• Urban Eriksson wrote "the inlet TC of the secondary seems to be rather constant throughout the test, while you (if I got it right) assume that the outlet TC is affected by the leaking heat from the heat exchanger. What is the explanation for that?"


    The outlet of the heat exchanger secondary goes to a piece of tubing that is a single block with the primary steam inlet at 120°C. To place the thermocouple on this block although on the outlet poses serious doubts. Check the last frames of the video on ny teknik. It should nave been placed at some distance, e.g. on a brass junction after few cm of rubber hose. Note on the contrary how carefully far from the exchanger is the secondary inlet TC.


  • @ IH Fanboy, you wrote (Mats Lewan's Test Report
    - "The TC(mis) curve is quite complex during the "SSM" and intriguingly increases at times. [...] Do we have any indication from Matts, the report, the data, what the relief valve was actually set at?"


    The T2(mis) curve shows only a single major increase at around 18:00, that IMO can be explained by the TC tip getting submerged by the water.


    For the other minor increases, please, read what Bob Higgins wrote on his analysis of the October 6 test (1): "At 220 minutes, the steam reaches about 120C which is about 1 bar of pressure (over ambient) and the output is probably mostly steam. At 350 minutes, the steam is down to about 116C which may make it oscillate in the pressure valve: valve closes, pressure builds up, valve opens and outputs a burst of steam, valve closes. The data is too coarse to show this possible temperature/pressure oscillation. [...] If oscillation occurs due to a pressurization valve, it could cause the temperature measurement in the reactor (green curve above) to be wrong. There could be intermittent measurements of steam and water and the steam temperature could be oscillating."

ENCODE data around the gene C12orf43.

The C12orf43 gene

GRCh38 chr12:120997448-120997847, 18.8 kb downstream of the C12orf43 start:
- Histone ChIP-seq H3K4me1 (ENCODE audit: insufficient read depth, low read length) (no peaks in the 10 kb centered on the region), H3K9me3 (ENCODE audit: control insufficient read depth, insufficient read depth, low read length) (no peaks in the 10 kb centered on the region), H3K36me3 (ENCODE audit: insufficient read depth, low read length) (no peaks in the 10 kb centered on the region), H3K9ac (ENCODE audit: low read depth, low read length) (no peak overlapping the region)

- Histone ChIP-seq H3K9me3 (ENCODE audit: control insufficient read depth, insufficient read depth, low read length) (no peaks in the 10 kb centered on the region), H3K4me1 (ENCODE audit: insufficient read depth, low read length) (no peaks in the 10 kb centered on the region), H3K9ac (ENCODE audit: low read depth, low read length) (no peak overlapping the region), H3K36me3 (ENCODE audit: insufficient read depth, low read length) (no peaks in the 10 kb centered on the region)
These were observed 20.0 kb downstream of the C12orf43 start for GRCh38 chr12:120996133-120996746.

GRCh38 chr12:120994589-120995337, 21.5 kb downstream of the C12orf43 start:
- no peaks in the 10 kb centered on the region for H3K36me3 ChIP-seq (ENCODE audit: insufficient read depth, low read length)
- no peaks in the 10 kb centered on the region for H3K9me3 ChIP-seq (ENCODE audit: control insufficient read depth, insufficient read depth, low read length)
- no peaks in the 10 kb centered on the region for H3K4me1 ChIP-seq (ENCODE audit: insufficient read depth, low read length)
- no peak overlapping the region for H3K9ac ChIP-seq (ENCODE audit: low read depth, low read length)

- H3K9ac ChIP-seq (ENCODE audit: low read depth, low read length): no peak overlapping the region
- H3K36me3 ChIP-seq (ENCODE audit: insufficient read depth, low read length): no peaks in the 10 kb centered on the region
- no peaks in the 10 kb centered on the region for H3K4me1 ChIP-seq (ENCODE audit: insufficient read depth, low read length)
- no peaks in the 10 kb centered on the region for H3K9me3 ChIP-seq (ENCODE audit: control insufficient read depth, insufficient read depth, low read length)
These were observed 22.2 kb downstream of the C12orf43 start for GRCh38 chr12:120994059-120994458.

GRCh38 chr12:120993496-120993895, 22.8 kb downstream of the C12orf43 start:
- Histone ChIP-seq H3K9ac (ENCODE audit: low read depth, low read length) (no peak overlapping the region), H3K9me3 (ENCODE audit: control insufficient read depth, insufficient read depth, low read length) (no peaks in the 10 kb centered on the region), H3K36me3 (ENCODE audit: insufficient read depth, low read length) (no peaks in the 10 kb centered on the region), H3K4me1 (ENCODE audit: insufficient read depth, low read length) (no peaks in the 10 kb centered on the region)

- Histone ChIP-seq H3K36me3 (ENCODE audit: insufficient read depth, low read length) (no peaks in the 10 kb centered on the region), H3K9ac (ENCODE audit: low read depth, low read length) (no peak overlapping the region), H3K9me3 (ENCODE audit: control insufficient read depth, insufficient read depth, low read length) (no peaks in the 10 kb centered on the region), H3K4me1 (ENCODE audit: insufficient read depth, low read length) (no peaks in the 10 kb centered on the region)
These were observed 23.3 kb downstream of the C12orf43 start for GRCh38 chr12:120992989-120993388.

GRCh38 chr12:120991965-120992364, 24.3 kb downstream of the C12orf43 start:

His nice schematic diagram of the Ecat (2), linked in the cited Vortex mail, shows the pressure regulator set at 1 bar (gauge, of course), that is 2 bar (abs).


    The author of the mail, Alan Fletcher, says that Higgins sent his analysis to Lewan, so we can be sure that the relief valve was there, and was set at 2 bar (abs).


    (1) "http://www.mail-archive.com/vortex-[email protected]/msg52921.html"
    (2) http://lenr.qumbu.com/111010_pics/111012_bh_plots0002.png

  • The author of the mail, Alan Fletcher, says that Higgins sent his analysis to Lewan, so we can be sure that the relief valve was there, and was set at 2 bar (abs).


    Well, I think that requires a bit of a logical leap. Merely sending an analysis to Lewan doesn't make the analysis accurate. But, I must say, the conjecture regarding the oscillating internal pressure / temp during "SSM" caused by a relief valve does seem plausible.

  • @ Urban Eriksson, Hi.


    Your well posed questions (Mats Lewan's Test Report) have been correctly answered by andrea.s, but I would like to add something more, even if I tend usually to not consider the data from the secondary circuit, for the reasons already described by Andrea, apart to highlight the quite good qualitative agreement between the trends of the efflux (gas+liquid) and of the secondary delta T.